This third group really needs to be subdivided into two sub tiers, as the next five quarterbacks aren’t all cut from the same cloth. This trio in Tier 3A come with higher ceilings, but also have more volatility. Trevor Lawrence took a huge step forward in 2022 and certainly could blow right past this tier in short order. At the same time, one year of production isn’t enough to solidify him as a front-end QB1. As for Deshaun Watson, we really don’t know what he’ll look like this year. Last season wasn’t pretty, but can we really garner much from a handful of games after spending three months away from the team? What we do know is that he was once a borderline elite option and will be given the keys to the castle in the Browns’ offense. Anthony Richardson is the greenest of the bunch, but he’s also off-the-charts from and athleticism standpoint. The fact that he’s officially the starter makes him a very appealing back-end QB1 with a massive ceiling.
Tier 3B isn’t as sexy as the Tier 3A, but both options come with higher fantasy floors. Much was made of Dak Prescott’s propensity for picks, but he also had six top-10 fantasy finishes over his final nine games of the fantasy season. Kirk Cousins also impressed down the stretch and ended up as the No. 8 option on the season.
If you want to execute the “safe and upside” late-round approach in your drafts where you take one safe option and one upside option, this is your tier. These guys may not all be available at the end of your drafts, but it’s extremely likely that at least one from each category will be.
Geno Smith is coming off an unlikely season where he largely matched some of the best years Russell Wilson managed to produce in his time with the Seahawks. Aaron Rodgers is now solidified with the Jets and has an explosive weapon at his disposal in Garrett Wilson. Jared Goff was largely an afterthought heading into last season, but he managed 4,438 passing yards and finished an impressive 11th among quarterbacks in fantasy scoring.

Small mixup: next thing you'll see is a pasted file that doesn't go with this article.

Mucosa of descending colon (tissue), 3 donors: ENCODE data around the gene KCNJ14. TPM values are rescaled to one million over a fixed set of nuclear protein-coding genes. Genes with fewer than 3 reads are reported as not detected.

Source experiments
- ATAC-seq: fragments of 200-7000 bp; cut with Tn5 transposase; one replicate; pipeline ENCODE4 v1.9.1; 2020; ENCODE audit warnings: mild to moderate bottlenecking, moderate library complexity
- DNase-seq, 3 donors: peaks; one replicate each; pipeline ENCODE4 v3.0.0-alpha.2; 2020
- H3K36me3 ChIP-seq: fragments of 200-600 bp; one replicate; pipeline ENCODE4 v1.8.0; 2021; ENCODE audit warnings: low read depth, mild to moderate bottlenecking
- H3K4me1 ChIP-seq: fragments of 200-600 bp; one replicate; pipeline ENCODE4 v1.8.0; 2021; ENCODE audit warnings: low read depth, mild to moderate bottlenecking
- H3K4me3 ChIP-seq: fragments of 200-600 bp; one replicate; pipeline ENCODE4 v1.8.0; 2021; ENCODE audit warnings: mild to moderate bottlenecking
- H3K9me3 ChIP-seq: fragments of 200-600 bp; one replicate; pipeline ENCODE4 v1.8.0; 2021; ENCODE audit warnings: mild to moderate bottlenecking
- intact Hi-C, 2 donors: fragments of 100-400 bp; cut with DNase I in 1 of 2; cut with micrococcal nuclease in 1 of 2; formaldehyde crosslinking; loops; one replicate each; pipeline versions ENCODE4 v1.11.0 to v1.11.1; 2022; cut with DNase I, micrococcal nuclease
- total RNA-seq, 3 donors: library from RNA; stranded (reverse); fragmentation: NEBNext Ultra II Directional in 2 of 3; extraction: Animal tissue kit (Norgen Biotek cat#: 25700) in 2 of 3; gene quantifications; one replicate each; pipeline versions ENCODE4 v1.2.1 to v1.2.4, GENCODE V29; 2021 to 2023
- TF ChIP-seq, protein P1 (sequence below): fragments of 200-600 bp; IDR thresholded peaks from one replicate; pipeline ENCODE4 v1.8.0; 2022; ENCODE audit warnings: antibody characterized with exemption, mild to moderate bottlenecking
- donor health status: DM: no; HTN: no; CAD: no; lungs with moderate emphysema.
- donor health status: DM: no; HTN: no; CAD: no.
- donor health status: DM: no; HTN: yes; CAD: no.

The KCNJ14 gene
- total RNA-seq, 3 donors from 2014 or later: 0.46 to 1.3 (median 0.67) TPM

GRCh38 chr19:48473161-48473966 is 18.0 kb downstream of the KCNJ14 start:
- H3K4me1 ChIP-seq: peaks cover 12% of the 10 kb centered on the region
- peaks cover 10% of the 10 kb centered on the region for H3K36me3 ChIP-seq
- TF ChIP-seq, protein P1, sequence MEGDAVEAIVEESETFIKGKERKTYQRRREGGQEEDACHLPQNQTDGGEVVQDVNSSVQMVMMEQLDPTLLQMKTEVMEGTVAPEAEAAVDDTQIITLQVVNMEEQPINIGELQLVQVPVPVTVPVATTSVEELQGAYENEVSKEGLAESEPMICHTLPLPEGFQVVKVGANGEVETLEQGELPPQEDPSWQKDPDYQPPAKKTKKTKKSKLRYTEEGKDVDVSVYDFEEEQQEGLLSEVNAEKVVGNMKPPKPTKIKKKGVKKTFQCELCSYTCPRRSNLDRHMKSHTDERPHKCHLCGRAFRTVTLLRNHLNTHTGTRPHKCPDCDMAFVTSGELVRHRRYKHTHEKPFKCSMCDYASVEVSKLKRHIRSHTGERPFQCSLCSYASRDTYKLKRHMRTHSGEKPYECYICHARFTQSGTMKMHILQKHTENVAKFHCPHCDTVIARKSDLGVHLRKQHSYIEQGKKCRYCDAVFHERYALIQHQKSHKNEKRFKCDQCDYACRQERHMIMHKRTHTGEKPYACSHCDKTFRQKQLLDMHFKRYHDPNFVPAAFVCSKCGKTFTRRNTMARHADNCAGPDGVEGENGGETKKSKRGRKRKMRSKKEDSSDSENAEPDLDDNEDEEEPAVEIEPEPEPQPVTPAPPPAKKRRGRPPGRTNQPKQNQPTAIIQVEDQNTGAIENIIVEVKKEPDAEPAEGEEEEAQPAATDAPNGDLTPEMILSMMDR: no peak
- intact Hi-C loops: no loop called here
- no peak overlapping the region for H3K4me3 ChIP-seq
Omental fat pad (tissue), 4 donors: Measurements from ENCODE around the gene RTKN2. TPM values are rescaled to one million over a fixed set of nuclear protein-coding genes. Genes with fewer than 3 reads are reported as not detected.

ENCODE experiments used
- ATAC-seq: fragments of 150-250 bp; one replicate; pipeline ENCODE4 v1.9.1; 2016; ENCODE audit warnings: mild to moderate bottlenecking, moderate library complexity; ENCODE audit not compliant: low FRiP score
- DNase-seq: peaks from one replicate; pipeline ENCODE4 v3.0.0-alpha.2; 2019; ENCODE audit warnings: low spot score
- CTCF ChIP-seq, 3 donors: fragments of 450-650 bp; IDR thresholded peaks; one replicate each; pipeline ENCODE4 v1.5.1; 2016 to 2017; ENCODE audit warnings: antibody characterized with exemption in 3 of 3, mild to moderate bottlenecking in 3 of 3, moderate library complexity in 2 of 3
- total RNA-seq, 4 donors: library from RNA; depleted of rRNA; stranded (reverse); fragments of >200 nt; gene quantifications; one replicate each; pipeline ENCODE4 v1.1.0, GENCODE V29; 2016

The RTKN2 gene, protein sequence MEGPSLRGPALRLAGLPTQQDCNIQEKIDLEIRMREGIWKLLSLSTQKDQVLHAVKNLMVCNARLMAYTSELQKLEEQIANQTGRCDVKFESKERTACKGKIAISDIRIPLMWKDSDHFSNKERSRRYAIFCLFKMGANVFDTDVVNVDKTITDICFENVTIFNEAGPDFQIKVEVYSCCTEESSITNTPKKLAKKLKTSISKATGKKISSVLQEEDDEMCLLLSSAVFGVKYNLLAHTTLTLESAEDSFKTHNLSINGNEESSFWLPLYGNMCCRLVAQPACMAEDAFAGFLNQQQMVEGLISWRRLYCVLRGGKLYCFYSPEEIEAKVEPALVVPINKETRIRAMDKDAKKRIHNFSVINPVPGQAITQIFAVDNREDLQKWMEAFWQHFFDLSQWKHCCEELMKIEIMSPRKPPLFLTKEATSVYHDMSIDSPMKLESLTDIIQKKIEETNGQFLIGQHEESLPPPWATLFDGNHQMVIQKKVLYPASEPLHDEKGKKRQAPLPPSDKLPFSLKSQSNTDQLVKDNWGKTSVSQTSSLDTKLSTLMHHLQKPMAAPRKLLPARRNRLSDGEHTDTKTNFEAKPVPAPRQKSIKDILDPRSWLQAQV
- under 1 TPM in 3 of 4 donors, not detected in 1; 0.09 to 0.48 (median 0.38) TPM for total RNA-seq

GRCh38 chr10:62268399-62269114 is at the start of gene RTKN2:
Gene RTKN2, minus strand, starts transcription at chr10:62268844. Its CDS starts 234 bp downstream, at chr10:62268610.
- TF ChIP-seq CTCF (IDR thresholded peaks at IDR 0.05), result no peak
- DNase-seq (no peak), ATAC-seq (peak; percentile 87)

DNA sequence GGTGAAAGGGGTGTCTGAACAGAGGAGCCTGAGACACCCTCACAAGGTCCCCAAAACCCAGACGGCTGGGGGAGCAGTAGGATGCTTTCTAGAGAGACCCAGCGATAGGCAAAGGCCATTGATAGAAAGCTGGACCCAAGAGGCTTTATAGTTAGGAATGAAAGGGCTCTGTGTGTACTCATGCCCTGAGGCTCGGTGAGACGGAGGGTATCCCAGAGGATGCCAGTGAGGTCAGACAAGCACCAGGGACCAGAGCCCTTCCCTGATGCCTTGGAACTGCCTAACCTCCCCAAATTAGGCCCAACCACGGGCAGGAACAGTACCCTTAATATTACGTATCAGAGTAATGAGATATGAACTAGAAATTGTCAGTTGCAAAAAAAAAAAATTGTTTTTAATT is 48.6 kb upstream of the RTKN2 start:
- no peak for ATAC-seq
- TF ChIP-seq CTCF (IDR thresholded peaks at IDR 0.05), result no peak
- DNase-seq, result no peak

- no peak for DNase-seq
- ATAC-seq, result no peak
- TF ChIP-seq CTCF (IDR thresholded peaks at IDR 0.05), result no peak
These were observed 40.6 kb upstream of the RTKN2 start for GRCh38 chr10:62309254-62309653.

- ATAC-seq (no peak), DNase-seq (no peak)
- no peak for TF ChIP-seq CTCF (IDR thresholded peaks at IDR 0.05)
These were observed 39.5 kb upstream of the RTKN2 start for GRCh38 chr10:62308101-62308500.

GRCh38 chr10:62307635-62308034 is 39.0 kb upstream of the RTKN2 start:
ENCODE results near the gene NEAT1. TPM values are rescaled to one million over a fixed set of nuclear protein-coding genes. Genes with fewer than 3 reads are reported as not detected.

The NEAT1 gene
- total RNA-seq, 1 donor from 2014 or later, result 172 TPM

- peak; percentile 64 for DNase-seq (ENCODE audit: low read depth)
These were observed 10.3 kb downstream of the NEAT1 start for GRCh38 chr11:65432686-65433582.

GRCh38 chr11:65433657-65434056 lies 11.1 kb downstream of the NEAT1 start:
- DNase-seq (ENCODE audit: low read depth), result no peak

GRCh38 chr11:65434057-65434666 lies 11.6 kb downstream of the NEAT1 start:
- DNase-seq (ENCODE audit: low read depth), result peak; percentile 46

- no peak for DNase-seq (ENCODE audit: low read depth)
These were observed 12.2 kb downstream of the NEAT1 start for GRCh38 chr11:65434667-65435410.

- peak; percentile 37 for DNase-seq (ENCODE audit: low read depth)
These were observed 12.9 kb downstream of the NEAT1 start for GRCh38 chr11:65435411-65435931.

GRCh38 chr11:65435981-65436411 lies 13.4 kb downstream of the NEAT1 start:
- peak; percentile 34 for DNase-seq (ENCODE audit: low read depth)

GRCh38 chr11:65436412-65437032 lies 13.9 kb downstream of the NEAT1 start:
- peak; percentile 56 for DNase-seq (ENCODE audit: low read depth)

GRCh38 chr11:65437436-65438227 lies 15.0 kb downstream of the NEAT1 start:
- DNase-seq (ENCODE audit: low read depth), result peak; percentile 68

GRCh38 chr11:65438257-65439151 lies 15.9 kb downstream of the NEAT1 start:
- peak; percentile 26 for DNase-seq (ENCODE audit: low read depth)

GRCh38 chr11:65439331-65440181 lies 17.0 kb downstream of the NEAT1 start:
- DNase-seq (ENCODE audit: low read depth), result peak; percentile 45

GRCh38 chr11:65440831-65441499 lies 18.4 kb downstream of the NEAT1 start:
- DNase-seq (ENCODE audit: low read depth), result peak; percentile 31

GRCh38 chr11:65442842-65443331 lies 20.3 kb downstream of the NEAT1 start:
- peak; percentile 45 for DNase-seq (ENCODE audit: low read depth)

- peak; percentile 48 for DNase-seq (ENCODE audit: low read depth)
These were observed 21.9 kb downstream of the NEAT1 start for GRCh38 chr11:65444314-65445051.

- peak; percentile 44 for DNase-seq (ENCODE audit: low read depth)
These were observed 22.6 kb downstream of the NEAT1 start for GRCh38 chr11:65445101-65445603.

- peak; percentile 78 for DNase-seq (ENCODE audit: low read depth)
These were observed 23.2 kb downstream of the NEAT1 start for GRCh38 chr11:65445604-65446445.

The upside options do not come with a high floor, but each of them has the potential to give you a massive return on investment if they hit this year. If you’re going to use the safe-and-upside strategy in your 1QB leagues, you’ll want to draft one player from the safe tier and one from the upside tier. Doing so will give you the opportunity to swing for the fences on upside while not completely striking out if you miss. The safe option won’t win you your league, but he will tide you over while you work the waiver wire.
Daniel Jones showed this past season that his mobility can make him a favorable fantasy asset. However, his passing numbers could be a bit of a liability. Questions abound with Tua Tagovailoa. He flashed major upside in Mike McDaniel’s offense last season, but also suffer two (or possibly three) concussions. His health is a major concern, but he offers massive upside as long as he’s under center as the Miami starter. Wilson is also extremely volatile, but his high fantasy ceiling in what should be an improved Denver offense gives him late-round appeal.
These guys aren’t likely to be drafted in 1QB leagues, but they’re all in consideration in 2QB and superflex formats. However, it’s advisable to go after players with higher ceilings for your third quarterback options in superflex and 2QB leagues. The group in 5A all fit the bill as upside options. Tier 5B gives you lower ceiling players along with one major question mark in Kyler Murray. As we move through fantasy draft season, he could rise out of this tier if we get positive news about his return. However, if he is slated to miss extended time, it isn’t advisable to draft him.